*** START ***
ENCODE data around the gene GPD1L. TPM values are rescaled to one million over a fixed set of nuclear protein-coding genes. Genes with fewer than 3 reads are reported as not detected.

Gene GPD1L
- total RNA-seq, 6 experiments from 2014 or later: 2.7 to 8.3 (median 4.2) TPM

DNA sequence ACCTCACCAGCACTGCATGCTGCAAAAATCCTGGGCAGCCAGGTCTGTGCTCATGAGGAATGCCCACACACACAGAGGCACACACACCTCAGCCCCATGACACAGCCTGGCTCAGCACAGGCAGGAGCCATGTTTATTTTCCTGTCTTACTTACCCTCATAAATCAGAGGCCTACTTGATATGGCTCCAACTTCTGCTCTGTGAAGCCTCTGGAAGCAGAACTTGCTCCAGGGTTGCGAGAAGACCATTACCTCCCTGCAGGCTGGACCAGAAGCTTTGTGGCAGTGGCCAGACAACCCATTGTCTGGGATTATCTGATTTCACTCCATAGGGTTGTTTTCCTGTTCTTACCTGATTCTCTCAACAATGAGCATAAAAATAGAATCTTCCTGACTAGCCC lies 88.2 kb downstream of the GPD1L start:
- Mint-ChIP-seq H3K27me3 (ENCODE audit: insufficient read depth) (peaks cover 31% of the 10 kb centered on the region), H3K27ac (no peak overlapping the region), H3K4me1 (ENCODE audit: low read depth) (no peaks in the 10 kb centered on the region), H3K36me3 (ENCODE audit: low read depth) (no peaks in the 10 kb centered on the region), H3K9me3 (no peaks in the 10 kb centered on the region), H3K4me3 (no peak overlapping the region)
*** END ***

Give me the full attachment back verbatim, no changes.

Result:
ENCODE data around the gene GPD1L. TPM values are rescaled to one million over a fixed set of nuclear protein-coding genes. Genes with fewer than 3 reads are reported as not detected.

Gene GPD1L
- total RNA-seq, 6 experiments from 2014 or later: 2.7 to 8.3 (median 4.2) TPM

DNA sequence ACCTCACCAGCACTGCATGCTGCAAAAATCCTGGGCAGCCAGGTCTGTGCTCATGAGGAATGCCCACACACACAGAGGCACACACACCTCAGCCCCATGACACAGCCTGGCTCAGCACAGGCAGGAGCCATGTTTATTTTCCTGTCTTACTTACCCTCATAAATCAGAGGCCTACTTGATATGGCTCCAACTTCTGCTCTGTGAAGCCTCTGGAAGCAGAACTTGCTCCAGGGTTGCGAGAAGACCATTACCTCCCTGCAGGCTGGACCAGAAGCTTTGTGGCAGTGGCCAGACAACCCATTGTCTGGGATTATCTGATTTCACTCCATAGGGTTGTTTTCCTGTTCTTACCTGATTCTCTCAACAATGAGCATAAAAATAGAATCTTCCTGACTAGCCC lies 88.2 kb downstream of the GPD1L start:
- Mint-ChIP-seq H3K27me3 (ENCODE audit: insufficient read depth) (peaks cover 31% of the 10 kb centered on the region), H3K27ac (no peak overlapping the region), H3K4me1 (ENCODE audit: low read depth) (no peaks in the 10 kb centered on the region), H3K36me3 (ENCODE audit: low read depth) (no peaks in the 10 kb centered on the region), H3K9me3 (no peaks in the 10 kb centered on the region), H3K4me3 (no peak overlapping the region)